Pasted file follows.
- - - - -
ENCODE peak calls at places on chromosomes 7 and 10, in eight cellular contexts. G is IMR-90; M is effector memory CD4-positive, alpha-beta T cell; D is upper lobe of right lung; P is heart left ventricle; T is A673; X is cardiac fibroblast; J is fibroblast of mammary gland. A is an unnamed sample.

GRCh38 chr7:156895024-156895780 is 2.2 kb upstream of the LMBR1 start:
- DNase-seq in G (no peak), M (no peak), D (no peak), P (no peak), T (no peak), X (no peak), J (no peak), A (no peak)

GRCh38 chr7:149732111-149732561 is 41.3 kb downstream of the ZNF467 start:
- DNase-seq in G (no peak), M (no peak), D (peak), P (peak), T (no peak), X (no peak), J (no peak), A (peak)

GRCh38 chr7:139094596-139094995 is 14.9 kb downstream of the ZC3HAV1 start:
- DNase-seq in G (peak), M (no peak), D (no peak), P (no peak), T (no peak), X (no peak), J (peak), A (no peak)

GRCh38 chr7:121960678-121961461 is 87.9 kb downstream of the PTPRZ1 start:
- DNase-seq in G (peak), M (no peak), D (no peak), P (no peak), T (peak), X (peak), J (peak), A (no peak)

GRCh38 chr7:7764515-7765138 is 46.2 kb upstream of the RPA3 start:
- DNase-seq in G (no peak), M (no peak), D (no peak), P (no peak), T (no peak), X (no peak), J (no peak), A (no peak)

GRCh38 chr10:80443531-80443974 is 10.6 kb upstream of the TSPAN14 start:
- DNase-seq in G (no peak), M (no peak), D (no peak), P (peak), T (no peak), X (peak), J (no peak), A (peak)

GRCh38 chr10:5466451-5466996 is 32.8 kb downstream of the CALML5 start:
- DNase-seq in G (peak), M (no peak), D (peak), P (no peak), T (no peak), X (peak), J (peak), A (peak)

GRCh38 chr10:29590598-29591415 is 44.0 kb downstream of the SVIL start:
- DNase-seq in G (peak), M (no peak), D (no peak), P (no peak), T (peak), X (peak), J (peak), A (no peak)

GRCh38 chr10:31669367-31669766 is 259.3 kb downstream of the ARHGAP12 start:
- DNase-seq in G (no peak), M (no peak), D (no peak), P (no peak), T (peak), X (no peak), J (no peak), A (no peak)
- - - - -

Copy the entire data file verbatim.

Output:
ENCODE peak calls at places on chromosomes 7 and 10, in eight cellular contexts. G is IMR-90; M is effector memory CD4-positive, alpha-beta T cell; D is upper lobe of right lung; P is heart left ventricle; T is A673; X is cardiac fibroblast; J is fibroblast of mammary gland. A is an unnamed sample.

GRCh38 chr7:156895024-156895780 is 2.2 kb upstream of the LMBR1 start:
- DNase-seq in G (no peak), M (no peak), D (no peak), P (no peak), T (no peak), X (no peak), J (no peak), A (no peak)

GRCh38 chr7:149732111-149732561 is 41.3 kb downstream of the ZNF467 start:
- DNase-seq in G (no peak), M (no peak), D (peak), P (peak), T (no peak), X (no peak), J (no peak), A (peak)

GRCh38 chr7:139094596-139094995 is 14.9 kb downstream of the ZC3HAV1 start:
- DNase-seq in G (peak), M (no peak), D (no peak), P (no peak), T (no peak), X (no peak), J (peak), A (no peak)

GRCh38 chr7:121960678-121961461 is 87.9 kb downstream of the PTPRZ1 start:
- DNase-seq in G (peak), M (no peak), D (no peak), P (no peak), T (peak), X (peak), J (peak), A (no peak)

GRCh38 chr7:7764515-7765138 is 46.2 kb upstream of the RPA3 start:
- DNase-seq in G (no peak), M (no peak), D (no peak), P (no peak), T (no peak), X (no peak), J (no peak), A (no peak)

GRCh38 chr10:80443531-80443974 is 10.6 kb upstream of the TSPAN14 start:
- DNase-seq in G (no peak), M (no peak), D (no peak), P (peak), T (no peak), X (peak), J (no peak), A (peak)

GRCh38 chr10:5466451-5466996 is 32.8 kb downstream of the CALML5 start:
- DNase-seq in G (peak), M (no peak), D (peak), P (no peak), T (no peak), X (peak), J (peak), A (peak)

GRCh38 chr10:29590598-29591415 is 44.0 kb downstream of the SVIL start:
- DNase-seq in G (peak), M (no peak), D (no peak), P (no peak), T (peak), X (peak), J (peak), A (no peak)

GRCh38 chr10:31669367-31669766 is 259.3 kb downstream of the ARHGAP12 start:
- DNase-seq in G (no peak), M (no peak), D (no peak), P (no peak), T (peak), X (no peak), J (no peak), A (no peak)